Intrigues and power play that led to Arase’s removal as chairman of Police Service Commission

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By Joy Babayeju

Revelations have emerged as to the circumstances that led to the removal from office of Dr Solomon Arase as the Chairman of the Police Service Commission (PSC)

Recall that a presidential statement on Monday announced Arase’s removal as the chairperson of the Police Service Commission (PSC). The president replaced him with Hashimu Argungu, a retired deputy inspector general of police, according to a statement by the Special Adviser to the President (Media & Publicity), Ajuri Ngelale, on Monday.

The president also approved the appointment of Onyemuche Nnamani as secretary of the commission and Taiwo Lakanu, also a retired deputy inspector general of police, as member of the commission.
The statement, however, did not disclose the reason for Arase’s removal from office.

However, investigation by Daybreak Nigeria has revealed that his removal may not be unconnected with the recent exercise leading to the recruitment of 10,000 constables into the police police force.

Trouble started when the former commission’s chairman insisted that due process and merit be followed in the recruitment of new officers into the Force. according to a source within the Commission who didn’t want his name in print, Arase was convinced that if the problem of the Police was to be tackled on a long term basis it must be tackled at the recruitment level especially those at the lower and mid cadre of the force, ” As a Former Inspector General of Police he understood the problem and was willing to do his best to solve it. He wanted the recruitment exercise to be based on merit and follow due process. He wanted those who wrote the computer based assement test and made the cutoff mark to be the ones considered for recruiemt into the force. There were clear criteria outlined for the exercise. In each state of the federation those who made the cutoff were to be given priority. There was also consideration for female candidates to ensure gender balance. This is the first time the commission was carrying out a recruitment process in line with its mandate, and Dr Arase wanted to set a standard that was to become the basic minimum. Unfortunately this is Nigeria. The powers that be wanted the exercise to be business as usual. They wanted the place to be flooded with candidates who didn’t even seat for the assessment exam, people who are not qualified, people of questionable character, whose qualification is based on a list from highly placed individuals, Poltical big wig and the likes. That was the situation we had to grapple with. Some big men wanted to hijack the entire process. Should we have just fold our hands and watch? At the end of the day we all complain of the type of police we have, forgetting that we have allowed the leeway for unqualified people with questionable character to enter the force. This is the problem. The pressure was so much, i believe this is what consumed the former chairman. If he had chosen the easy option of compromise, to do the biddings of vested interests, i bet you he would be sitted at his desk this morning”.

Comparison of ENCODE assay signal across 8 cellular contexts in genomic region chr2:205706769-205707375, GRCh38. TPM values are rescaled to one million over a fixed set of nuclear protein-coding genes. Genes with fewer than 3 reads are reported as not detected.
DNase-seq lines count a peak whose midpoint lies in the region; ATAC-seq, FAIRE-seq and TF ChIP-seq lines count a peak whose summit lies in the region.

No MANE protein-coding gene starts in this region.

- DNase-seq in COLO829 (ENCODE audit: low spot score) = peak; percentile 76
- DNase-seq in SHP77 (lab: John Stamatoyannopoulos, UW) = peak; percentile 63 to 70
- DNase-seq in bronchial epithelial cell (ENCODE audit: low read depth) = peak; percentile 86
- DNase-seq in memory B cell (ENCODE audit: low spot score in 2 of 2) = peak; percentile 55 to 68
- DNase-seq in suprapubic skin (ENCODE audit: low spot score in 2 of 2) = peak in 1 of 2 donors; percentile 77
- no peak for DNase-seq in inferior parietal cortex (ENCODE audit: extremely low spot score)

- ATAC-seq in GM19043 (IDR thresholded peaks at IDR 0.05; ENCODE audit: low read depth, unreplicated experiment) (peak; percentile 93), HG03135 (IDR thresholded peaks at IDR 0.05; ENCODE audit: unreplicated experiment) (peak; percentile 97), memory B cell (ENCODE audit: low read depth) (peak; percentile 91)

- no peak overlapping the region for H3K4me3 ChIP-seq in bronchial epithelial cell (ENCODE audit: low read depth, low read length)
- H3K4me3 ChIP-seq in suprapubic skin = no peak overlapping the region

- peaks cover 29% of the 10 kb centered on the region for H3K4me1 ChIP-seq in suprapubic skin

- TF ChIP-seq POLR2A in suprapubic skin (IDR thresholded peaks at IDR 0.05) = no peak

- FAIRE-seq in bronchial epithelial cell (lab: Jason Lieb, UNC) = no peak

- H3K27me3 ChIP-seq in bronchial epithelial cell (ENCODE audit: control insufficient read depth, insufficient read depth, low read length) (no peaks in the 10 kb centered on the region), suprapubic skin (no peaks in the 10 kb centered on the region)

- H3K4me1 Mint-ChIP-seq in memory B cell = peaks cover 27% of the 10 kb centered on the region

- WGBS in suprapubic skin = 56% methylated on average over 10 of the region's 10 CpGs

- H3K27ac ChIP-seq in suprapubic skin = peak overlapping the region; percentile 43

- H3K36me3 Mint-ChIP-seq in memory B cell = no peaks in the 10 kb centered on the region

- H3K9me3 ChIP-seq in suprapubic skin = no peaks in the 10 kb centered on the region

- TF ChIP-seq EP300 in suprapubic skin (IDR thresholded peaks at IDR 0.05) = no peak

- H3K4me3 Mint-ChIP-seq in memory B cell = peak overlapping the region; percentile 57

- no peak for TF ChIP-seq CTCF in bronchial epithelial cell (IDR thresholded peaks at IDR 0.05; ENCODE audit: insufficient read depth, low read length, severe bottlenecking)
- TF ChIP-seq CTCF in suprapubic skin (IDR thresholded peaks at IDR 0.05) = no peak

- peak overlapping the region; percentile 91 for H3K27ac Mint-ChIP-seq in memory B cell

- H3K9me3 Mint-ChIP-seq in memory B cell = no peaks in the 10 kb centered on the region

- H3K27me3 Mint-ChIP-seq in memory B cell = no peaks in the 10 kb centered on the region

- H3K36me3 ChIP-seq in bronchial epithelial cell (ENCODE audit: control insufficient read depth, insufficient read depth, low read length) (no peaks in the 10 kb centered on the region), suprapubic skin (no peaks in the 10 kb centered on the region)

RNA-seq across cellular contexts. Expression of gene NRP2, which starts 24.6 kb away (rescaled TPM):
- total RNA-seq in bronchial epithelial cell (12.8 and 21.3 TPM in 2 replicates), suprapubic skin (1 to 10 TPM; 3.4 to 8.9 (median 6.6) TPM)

Also speaking on the purported ICIR ( International Centre for Investigative Report) report, he noted that the allegations raised in the report is before a High Court of the Federal Capital Territory. ” it is before a high court, the former Chairman instuted a civil suit against ICIR for them to come and defend their report. They resorted to blackmail and started raising accusations of intimation against him which was false. If they were so sure of their story, the court is open and one would have expected them to come to the open court and present their case, but rather they have been evading service”.

The recent recruitment of 10,000 police constables by the Police Service Commission (PSC) may not have gone down well with some powerful persons in government, leading to the unceremonious removal of the Commission’s chairman.
Even though PSC members are by law confirmed by the Senate and are expected to serve for five years, the same law expressly grants the President powers to unilaterally remove any member if he is, dissatisfied with his performance.

According to section 4 (2) of the PSC Act, “A member of the Commission may be removed by the President if he is satisfied that it is not in the interest of the Commission or the interest of the public that the member should continue in office.”

It would be recalled that on March 5, 2024, 171,956 candidates drawn from all the 774 local government areas in the country sat for the PSC examinations for recruitment as constables into the Nigerian Police Force.
Arase who is a former Inspector- General had while justifying the need to get JAMB conduct the examination said “Nigeria needs the right police personnel with mental mobility and fertile minds to relate effectively with the public.”

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